A Plea to ASPPH

Dear ASPPH (Association of Schools and Programs of Public Health),

As a proud graduate student at one of your accredited invitations (Bear Down MEZCOPH), I love the “This is Public Health” campaign. Stickers in both Spanish/English grace my planner and this laptop.

I do not lie...

I do not lie…although the Spanish one has seen better days.

However I have a request, I noticed that on your the research page under the sticker tab the only South African languages represented are English and Afrikaans. The language spoken by most of the population, isiZulu, is not. I may be biased as a PCV in amaZulu tribal authority, but having Afrikaans without any of the indigenous languages does not sit right with me.

I do not believe that anyone was malicious with the decision, and with 11 official languages in South Africa alone it is hard create stickers for every language group. Before moving to South Africa, I would have assumed that Afrikaans would be sufficient. To be fair there are many people in South Africa, my 90 year old host gogo/grandmother in Mpumalanga for example, who only know Afrikaans. Honestly until I moved to South Africa and familiarized myself with the history, I would have assumed this is okay. I want to use this as a teachable moment.

In 1953, the South African government under apartheid rule established the Bantu Education Act. The whole purpose of this act was to control access to education for all races in South Africa in order for the Whites to maintain power. Blacks were provided with “an education designed to provide them with skills to serve their own people in the Bantustan ‘homelands’ or to work in manual labor jobs under white control.” There is blatant evidence that the government initiated education during apartheid was inadequate. This full impact of this act continues to instigate the blatant economic disparities present in South Africa. However one of the most horrific acts of violence during apartheid rule, the June 16, 1976 Soweto uprising same event the National Holiday Youth Day originated from, was triggered in part because the government decided to intensify Bantu education by making Afrikaans a primary language of instruction. It is estimated hundreds of learners/students were killed in the Soweto uprising, but statistics from that time period are inaccurate.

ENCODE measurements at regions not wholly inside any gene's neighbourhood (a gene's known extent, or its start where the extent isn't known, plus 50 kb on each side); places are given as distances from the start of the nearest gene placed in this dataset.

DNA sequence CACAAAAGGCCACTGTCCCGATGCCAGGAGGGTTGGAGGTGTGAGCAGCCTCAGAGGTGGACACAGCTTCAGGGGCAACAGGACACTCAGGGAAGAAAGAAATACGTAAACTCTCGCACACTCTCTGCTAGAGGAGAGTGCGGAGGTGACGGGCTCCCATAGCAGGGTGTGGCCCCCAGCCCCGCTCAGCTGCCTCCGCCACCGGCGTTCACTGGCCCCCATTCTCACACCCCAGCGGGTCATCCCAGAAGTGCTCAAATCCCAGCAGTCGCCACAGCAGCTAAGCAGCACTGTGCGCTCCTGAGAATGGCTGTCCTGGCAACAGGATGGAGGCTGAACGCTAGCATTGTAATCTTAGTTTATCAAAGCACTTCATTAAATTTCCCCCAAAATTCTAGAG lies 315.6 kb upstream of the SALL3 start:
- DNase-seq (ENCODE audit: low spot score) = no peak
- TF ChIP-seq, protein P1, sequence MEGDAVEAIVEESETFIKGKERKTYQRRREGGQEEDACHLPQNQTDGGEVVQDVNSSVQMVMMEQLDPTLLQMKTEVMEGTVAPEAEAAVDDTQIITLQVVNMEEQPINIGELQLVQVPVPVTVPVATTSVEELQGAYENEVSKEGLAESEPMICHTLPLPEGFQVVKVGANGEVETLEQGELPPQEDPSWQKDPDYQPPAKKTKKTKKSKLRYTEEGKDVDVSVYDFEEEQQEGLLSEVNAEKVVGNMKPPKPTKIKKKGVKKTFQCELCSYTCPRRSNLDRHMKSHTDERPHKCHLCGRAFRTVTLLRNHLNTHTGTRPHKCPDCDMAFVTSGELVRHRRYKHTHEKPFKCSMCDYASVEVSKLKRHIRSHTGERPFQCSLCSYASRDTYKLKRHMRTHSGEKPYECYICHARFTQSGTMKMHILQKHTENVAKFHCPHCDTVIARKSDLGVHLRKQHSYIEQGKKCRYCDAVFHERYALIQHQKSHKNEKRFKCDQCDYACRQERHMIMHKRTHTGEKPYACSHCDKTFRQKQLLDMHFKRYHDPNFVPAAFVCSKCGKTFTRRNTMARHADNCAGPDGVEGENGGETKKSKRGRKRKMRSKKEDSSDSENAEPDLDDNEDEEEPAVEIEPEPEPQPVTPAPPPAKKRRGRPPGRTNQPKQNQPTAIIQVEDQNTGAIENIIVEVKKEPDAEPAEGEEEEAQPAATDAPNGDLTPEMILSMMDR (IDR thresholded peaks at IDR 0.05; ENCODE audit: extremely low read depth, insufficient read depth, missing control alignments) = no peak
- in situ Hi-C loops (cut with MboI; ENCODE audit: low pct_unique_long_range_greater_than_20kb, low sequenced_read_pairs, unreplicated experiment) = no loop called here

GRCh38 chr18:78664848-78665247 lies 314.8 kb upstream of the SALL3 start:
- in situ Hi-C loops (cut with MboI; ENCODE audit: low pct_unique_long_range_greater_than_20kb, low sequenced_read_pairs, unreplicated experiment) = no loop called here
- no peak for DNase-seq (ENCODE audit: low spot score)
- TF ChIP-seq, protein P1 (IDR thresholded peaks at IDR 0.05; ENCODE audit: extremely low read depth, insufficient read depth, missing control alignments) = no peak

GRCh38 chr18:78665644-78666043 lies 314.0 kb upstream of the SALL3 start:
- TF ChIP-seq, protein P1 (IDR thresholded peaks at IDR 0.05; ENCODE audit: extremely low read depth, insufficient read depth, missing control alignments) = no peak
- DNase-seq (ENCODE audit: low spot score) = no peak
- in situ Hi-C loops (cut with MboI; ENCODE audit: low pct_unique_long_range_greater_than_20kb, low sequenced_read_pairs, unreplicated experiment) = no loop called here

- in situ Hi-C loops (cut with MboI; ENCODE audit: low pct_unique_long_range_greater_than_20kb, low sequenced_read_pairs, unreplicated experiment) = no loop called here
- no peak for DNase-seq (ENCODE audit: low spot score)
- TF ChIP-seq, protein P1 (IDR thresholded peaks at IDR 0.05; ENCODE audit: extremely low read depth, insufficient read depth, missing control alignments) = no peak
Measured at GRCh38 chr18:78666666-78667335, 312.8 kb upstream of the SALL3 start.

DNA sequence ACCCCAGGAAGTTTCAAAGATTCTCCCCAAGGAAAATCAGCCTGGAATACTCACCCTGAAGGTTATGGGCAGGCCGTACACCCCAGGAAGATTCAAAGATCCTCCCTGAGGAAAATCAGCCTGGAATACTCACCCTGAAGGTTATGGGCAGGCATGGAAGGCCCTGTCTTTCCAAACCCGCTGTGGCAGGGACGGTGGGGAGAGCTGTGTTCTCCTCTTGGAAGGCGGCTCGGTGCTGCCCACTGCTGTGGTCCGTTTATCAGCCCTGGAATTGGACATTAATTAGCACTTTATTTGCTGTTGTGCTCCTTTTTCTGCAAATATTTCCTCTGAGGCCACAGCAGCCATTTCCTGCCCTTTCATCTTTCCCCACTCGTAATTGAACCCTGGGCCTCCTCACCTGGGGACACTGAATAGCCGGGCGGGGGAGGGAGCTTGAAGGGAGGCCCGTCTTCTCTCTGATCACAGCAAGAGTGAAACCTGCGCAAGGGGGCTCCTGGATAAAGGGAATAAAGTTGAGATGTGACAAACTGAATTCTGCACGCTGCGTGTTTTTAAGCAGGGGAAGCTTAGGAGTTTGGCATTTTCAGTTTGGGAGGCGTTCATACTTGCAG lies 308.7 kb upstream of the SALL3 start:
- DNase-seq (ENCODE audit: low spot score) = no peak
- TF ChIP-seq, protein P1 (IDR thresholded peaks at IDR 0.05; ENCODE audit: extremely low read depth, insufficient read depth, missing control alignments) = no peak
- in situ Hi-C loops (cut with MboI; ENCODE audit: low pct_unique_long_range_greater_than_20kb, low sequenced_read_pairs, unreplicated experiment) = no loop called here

Afrikaans is a part of South African culture, and in order to meet South Africa where they are at, it is appropriate for ASSPH to have an Afrikaans “This is Public Health” sticjer. What I am asking is an isiZulu sticker on the website as well (and maybe a Tswana one as well to represent the Sotho-Tswana language family) . There are 4 Kenyan languages featured, I think there can be two more South African language stickers one for each Bantu language family present in the country. In the last South African 2011 census, the most prevalent 1st language was isiZulu spoke by 22.7% of the population, followed by Xhosa at 16.0%, and then Afrikaans at 13.5%. Both isiZulu and Xhosa are from the same language family (Nguni) and even with the differences native speakers can understand both languages.

It may seem ridiculous to type a 2 page plea over a sticker. However I love my field, and see how public health improves lives. The province I live in, KwaZulu-Natal is ground zero for public health especially with HIV/AIDS and tuberculosis. When I think about what epitomizes public health, I see my home based carers. They are the ones preventing further illness and helping their communities live fully with HIV/AIDS. Maybe the international community disagrees with the effectiveness of Home Based Care, but these individuals are public health. I cannot help but think that they would view these stickers only in Afrikaans as a slap in the face with the history. Someday I would like to show their value and how they contribute to the public health field with these stickers (and if I can order them please let me know…I will pay). However they do not understand English well, if I had an isiZulu sticker as well they could have a brief language lesson as well.

Afterall, Nelson Mandela said it best:

“If you talk to a man in a language he understands, that goes to his head. If you talk to him in his language, that goes to his heart.”

“Uma ukhuluma nomuntu ngolimi aluqondayo, uyakuzwa. Uma ukhuluma naye ngolimi lwakhe, lokho kugxila enhliziyweni yakhe.”

Ngiyabonga, Ke a leboga, Dankie, Thank you for listening and the consideration.

Katey Redmond PCV South Africa
Community HIV/AIDS Outreach Project, 2015-2017
MPH student, Family and Child Health, Global Health Option,
Mel and Enid Zuckerman College of Public Health, University of Arizona

PS: ASSPH did not have an contact e-mail so I did not send an e-mail. I just wanted to respectfully share my thoughts (but if anyone would like to send this on my behalf, you have my consent).
Here is a rough (it has been a scramble to get my site in order) representation of what an isiZulu sticker would look like:


Because Impilo Kawonkewonke sounds  livelier than Public Health

Sorry that I did not have the time to research a Tswana translation.


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